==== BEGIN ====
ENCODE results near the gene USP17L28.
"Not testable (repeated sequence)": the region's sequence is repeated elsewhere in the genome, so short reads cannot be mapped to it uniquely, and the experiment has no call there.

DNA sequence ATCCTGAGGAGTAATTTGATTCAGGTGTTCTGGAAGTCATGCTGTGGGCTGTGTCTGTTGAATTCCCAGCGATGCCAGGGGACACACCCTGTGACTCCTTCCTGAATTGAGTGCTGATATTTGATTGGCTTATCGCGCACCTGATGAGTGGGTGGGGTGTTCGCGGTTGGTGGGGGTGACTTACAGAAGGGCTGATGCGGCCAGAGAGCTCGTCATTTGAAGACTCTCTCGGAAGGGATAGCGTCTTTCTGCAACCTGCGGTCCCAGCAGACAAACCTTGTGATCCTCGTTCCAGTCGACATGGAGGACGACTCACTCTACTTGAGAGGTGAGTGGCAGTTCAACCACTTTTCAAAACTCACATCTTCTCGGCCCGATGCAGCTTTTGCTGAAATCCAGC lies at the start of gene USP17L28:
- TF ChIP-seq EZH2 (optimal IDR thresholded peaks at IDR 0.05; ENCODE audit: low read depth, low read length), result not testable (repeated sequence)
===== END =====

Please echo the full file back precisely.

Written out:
ENCODE results near the gene USP17L28.
"Not testable (repeated sequence)": the region's sequence is repeated elsewhere in the genome, so short reads cannot be mapped to it uniquely, and the experiment has no call there.

DNA sequence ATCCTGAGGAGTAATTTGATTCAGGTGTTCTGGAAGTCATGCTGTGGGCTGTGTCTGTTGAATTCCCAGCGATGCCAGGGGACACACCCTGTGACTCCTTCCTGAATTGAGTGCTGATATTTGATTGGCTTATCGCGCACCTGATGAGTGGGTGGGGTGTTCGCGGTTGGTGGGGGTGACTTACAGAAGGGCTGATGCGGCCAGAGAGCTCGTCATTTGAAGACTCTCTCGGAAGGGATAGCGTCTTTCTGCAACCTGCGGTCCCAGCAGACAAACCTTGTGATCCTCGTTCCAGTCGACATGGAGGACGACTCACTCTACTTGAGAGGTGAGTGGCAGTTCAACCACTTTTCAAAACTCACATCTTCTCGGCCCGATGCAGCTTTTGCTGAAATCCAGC lies at the start of gene USP17L28:
- TF ChIP-seq EZH2 (optimal IDR thresholded peaks at IDR 0.05; ENCODE audit: low read depth, low read length), result not testable (repeated sequence)